I still remember the quadratic equation, due in part to a dynamic teacher who made up catchy jingles and in part to a love of order and rules. In both high school and college Chemistry classes, I loved stoichiometry because all the equations balanced out. It may have taken many minutes and a headache or two, but eventually everything found its right place. Neat, clean, predictable.
How often I have tried to force the Christian life into a formula. If I pray and tithe and seek you first, then fill-in-the-blank. In different seasons, the blank line has been filled in with statements like, “you will give me a spouse,” “you will redeem my entire family,” and “you will not let my children suffer.
Even more insidious are the side formulas I have created: If I suffer, you must show me tangible ways that you are working it for good on my timetable or These are the ways I am willing to suffer for you, Lord (x, y and z) but if these things happen (a, b and c) you must not be good or real or present.
As I have been processing the unexpected and early suffering of close friends and reading Michael Card’s excellent and timely book, A Sacred Sorrow, I have been convicted of my inordinate love of formula faith.
Card makes the fascinating observation that the book of Job and the other books known collectively as Wisdom Writings were written during a time of confusion and upheaval in the life of Israel. The earlier books had led Israel to focus on Torah obedience. As they had tried (largely unsuccessfully) to keep Torah Obedience, they came to a period of disillusionment and questioning, “Is this really all it is cracked up to be? It doesn’t seem to be working.”
If you know anything of the book of Job, you know that his friends tried to press his situation of immense and complete suffering into their existing formulas of Torah obedience.
“Their one-dimensional conclusions are inescapable. Job is in the process of perishing for something he has done. There is no mystery, only the cold, hard reality of retribution.”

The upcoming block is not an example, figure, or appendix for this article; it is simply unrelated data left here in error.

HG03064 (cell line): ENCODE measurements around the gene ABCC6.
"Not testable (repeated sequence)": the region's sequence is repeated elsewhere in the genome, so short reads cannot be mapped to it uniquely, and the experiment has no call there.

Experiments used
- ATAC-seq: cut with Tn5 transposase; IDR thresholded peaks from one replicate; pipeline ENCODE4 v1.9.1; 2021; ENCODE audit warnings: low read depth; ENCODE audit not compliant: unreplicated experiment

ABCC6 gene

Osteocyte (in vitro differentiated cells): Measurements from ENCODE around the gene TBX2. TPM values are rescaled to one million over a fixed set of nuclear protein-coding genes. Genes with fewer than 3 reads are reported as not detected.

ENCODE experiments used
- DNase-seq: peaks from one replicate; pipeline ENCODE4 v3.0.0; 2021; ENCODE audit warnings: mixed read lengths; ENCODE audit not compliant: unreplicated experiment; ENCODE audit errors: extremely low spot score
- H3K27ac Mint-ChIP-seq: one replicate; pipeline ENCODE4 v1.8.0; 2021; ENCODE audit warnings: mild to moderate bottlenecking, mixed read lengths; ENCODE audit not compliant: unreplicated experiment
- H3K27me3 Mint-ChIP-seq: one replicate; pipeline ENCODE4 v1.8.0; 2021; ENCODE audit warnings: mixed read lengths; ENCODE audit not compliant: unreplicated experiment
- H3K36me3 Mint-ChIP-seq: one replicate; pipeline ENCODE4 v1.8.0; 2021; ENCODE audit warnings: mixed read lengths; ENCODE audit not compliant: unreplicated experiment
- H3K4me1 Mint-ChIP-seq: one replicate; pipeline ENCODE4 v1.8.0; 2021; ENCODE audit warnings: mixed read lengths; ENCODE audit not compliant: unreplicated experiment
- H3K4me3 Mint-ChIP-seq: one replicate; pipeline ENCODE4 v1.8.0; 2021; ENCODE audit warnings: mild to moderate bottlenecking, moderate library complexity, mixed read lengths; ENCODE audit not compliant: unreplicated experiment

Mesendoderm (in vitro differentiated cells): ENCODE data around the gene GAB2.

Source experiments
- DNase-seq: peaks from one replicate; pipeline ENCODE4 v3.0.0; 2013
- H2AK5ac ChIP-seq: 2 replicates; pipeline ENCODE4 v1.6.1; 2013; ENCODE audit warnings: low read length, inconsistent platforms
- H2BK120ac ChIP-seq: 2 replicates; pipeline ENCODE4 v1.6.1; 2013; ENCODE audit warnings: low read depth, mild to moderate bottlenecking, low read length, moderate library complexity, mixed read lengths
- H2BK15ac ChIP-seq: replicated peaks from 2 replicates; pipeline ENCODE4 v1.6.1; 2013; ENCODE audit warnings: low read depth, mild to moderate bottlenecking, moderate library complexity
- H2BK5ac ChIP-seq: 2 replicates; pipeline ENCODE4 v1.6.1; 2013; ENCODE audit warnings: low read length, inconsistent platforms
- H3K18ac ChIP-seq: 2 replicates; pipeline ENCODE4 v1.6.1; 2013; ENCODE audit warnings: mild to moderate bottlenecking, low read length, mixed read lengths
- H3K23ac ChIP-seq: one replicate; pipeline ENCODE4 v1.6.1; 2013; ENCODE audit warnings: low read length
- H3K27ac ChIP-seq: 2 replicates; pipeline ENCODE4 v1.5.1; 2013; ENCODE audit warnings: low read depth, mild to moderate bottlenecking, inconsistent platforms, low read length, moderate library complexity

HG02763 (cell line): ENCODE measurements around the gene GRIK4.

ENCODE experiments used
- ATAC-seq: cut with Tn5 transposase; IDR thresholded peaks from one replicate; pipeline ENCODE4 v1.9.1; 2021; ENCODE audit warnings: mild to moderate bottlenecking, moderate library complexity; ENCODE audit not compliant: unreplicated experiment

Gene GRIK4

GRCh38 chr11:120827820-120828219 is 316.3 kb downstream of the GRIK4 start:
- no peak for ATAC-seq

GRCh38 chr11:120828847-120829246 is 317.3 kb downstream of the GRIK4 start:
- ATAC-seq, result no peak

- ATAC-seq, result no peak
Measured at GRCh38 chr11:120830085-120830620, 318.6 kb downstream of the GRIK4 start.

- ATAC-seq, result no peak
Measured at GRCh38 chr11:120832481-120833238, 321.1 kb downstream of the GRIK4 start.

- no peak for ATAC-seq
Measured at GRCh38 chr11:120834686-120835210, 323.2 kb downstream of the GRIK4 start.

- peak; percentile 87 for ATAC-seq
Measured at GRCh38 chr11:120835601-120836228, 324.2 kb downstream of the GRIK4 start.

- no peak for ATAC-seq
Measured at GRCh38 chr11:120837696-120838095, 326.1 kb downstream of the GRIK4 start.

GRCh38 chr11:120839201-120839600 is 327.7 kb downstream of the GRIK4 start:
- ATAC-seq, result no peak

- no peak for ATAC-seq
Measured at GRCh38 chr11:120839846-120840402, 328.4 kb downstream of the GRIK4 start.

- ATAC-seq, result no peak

In his book, Intimacy, Henri Nouwen also talks about such formulaic faith that keeps God in the equations of control.
“God is the factotum which comes in handy in times of illness, shock, final exams, in every situation in which we feel insecure. And if it does not work, the only reaction may be to cry louder. Far from becoming the Other, whose existence does not depend on mine, he might remain the easy frame which fits best around the edges of my security.”
According to Nouwen, “healthy development means a gradual movement out of the magical world.” If are not able to move beyond formulaic faith, “God remains the magical pacifier whose existence depends on ours. Prayers remain tools to manipulate him in our direction and religion is nothing more than a big, soft bed on which we doze away and deny the hardships of life.”
Thankfully, in the book of Job, we see God attempting to shatter His people’s rudimentary view of formulaic faith. We see the foreshadowing of a God who would break the incomplete equation of Torah obedience as He willingly broke His son on the Cross.
“The heart of the complete equation, which only Job’s suffering could have given him the arithmetic for, involves a God no one could have possibly imagined before, a God who pays the price for sin with Himself….The God of the completed equation is a God who is beyond all equations. He is wild and impossible and totally Other.”
Although we live on the other side of the Cross, we tend to live like Job’s friends, trying to force our live, our experiences and even our God to fit into a formula of our own making. When we do so, we negate the power of the Cross and cut ourselves off from the life-sap that flows from the mysterious yet marred Savior.
When you pray, what are the hidden formulas underneath your words and requests? Where are you approaching God with a formulaic faith? Where in your life do you see God showing Himself as the Mysterious yet approachable suffering savior who does not promise us a formula but Himself?